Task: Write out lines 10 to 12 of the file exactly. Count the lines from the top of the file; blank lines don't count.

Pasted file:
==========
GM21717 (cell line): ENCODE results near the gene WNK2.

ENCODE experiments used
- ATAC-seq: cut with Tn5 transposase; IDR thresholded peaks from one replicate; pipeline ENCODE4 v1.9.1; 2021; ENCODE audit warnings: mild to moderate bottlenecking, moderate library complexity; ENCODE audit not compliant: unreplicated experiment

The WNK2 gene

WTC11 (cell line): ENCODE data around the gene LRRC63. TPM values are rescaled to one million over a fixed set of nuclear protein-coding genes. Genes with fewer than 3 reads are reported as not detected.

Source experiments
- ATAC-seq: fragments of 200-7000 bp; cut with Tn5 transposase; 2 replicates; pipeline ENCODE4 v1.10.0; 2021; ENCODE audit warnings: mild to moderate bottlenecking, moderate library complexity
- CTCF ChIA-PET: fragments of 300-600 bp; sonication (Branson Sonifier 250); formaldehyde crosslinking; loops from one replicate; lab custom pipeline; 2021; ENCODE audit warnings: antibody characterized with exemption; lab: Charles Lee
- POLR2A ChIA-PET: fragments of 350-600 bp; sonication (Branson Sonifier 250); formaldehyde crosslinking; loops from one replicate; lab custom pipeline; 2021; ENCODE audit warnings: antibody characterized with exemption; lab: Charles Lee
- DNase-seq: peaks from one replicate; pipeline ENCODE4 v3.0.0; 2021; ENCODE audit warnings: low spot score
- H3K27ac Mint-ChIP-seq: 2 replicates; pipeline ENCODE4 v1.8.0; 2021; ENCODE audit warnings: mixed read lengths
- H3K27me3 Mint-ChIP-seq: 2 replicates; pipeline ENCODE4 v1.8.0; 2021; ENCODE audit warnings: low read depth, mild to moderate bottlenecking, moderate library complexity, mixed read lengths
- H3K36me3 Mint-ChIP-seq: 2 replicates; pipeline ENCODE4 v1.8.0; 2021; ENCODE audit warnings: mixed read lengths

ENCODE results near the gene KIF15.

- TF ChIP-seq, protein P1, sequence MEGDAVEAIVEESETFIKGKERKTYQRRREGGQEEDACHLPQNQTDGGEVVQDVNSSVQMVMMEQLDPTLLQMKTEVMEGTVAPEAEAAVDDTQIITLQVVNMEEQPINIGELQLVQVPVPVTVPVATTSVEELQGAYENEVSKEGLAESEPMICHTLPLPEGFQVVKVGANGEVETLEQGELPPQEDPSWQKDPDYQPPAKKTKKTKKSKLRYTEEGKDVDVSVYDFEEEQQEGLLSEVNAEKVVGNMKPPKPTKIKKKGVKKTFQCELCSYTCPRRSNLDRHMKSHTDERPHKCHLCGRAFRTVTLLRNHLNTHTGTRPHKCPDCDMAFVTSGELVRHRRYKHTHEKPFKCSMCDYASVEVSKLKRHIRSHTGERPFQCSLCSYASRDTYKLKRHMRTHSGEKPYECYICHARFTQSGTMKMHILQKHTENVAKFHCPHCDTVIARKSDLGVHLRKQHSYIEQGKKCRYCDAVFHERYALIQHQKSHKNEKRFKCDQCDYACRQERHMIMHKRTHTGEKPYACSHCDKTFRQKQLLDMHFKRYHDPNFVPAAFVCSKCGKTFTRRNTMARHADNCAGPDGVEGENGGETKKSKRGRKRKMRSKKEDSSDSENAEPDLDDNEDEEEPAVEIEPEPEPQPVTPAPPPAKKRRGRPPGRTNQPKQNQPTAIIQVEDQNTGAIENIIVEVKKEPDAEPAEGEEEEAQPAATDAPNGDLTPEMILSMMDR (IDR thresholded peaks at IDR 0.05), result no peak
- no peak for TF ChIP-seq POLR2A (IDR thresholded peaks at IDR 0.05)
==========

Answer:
- DNase-seq: peaks from one replicate; pipeline ENCODE4 v3.0.0; 2021; ENCODE audit warnings: low spot score
- H3K27ac Mint-ChIP-seq: 2 replicates; pipeline ENCODE4 v1.8.0; 2021; ENCODE audit warnings: mixed read lengths
- H3K27me3 Mint-ChIP-seq: 2 replicates; pipeline ENCODE4 v1.8.0; 2021; ENCODE audit warnings: low read depth, mild to moderate bottlenecking, moderate library complexity, mixed read lengths